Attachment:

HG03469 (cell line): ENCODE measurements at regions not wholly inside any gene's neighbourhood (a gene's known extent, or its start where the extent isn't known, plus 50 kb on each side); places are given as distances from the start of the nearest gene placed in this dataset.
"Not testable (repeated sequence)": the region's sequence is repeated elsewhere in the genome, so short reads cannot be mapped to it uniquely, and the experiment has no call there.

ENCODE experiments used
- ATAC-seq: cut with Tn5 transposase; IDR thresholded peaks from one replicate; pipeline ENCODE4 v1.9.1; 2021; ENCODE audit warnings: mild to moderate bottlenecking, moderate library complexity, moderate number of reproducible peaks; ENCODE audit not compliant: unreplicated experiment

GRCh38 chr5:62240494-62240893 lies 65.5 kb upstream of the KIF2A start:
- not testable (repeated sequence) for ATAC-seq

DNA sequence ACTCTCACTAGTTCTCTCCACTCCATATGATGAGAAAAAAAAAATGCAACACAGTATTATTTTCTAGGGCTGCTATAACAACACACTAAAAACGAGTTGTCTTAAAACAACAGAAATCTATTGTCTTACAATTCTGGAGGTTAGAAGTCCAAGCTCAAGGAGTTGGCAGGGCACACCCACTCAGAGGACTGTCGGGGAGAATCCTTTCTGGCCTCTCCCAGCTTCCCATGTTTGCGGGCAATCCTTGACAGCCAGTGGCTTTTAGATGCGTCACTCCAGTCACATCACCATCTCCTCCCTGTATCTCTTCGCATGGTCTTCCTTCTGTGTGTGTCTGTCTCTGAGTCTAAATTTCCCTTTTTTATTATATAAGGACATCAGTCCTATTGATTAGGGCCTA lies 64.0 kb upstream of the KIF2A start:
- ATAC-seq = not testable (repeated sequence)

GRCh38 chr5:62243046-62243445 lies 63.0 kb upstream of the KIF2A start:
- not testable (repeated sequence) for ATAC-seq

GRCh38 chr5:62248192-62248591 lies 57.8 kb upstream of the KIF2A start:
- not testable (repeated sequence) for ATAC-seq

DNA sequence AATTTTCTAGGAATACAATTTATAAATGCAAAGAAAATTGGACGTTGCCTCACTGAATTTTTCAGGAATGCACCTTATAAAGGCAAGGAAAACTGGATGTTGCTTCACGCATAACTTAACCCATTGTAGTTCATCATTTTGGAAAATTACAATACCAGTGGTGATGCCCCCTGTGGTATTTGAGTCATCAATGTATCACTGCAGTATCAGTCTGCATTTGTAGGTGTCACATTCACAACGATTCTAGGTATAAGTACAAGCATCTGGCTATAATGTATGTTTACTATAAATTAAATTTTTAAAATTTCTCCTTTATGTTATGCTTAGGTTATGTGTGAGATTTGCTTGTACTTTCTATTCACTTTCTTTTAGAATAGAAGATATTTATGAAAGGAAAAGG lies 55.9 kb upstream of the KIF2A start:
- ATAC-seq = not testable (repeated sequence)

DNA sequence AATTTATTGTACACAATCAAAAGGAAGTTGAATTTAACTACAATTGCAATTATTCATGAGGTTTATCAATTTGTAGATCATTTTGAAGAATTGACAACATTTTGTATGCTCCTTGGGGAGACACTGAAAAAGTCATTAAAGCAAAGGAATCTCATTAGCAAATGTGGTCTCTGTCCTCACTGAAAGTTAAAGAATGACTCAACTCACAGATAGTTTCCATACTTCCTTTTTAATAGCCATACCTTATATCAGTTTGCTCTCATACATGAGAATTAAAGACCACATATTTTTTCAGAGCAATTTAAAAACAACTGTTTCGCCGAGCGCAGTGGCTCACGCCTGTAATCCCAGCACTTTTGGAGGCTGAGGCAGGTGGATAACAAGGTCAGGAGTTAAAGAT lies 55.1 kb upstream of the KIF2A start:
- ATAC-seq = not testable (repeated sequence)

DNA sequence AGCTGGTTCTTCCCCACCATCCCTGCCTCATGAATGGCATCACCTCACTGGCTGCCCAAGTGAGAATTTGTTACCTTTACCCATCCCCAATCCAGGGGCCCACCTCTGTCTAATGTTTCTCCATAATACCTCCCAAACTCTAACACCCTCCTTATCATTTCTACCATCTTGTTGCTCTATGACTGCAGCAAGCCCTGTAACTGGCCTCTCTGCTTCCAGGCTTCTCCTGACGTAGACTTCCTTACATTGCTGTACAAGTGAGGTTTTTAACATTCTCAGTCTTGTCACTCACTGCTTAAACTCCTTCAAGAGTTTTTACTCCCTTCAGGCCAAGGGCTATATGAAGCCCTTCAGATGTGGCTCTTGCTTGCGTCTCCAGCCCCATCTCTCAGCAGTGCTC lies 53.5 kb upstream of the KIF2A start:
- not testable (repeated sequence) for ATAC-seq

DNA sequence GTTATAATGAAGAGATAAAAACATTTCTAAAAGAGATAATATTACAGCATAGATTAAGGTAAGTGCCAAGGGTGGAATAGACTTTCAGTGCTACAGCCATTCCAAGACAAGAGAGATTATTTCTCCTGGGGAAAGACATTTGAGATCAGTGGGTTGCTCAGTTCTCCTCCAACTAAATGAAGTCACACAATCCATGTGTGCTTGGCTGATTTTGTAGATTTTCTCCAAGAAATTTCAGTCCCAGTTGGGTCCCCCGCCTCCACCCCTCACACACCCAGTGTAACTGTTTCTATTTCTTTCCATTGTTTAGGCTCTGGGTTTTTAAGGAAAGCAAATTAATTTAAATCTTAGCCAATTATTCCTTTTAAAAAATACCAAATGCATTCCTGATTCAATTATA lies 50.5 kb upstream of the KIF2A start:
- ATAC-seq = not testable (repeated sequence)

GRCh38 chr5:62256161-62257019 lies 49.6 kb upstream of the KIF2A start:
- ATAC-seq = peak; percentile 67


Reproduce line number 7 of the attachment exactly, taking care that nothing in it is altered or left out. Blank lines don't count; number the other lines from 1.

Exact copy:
DNA sequence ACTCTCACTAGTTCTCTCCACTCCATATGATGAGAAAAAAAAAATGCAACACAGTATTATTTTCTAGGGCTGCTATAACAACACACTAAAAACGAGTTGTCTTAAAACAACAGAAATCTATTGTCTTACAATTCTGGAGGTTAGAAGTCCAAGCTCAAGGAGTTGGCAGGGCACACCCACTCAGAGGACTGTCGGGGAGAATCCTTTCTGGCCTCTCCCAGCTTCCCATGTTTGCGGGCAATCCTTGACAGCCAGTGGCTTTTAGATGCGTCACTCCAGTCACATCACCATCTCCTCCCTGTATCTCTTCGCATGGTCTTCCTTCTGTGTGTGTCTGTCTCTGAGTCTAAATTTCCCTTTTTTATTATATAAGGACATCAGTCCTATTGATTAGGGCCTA lies 64.0 kb upstream of the KIF2A start: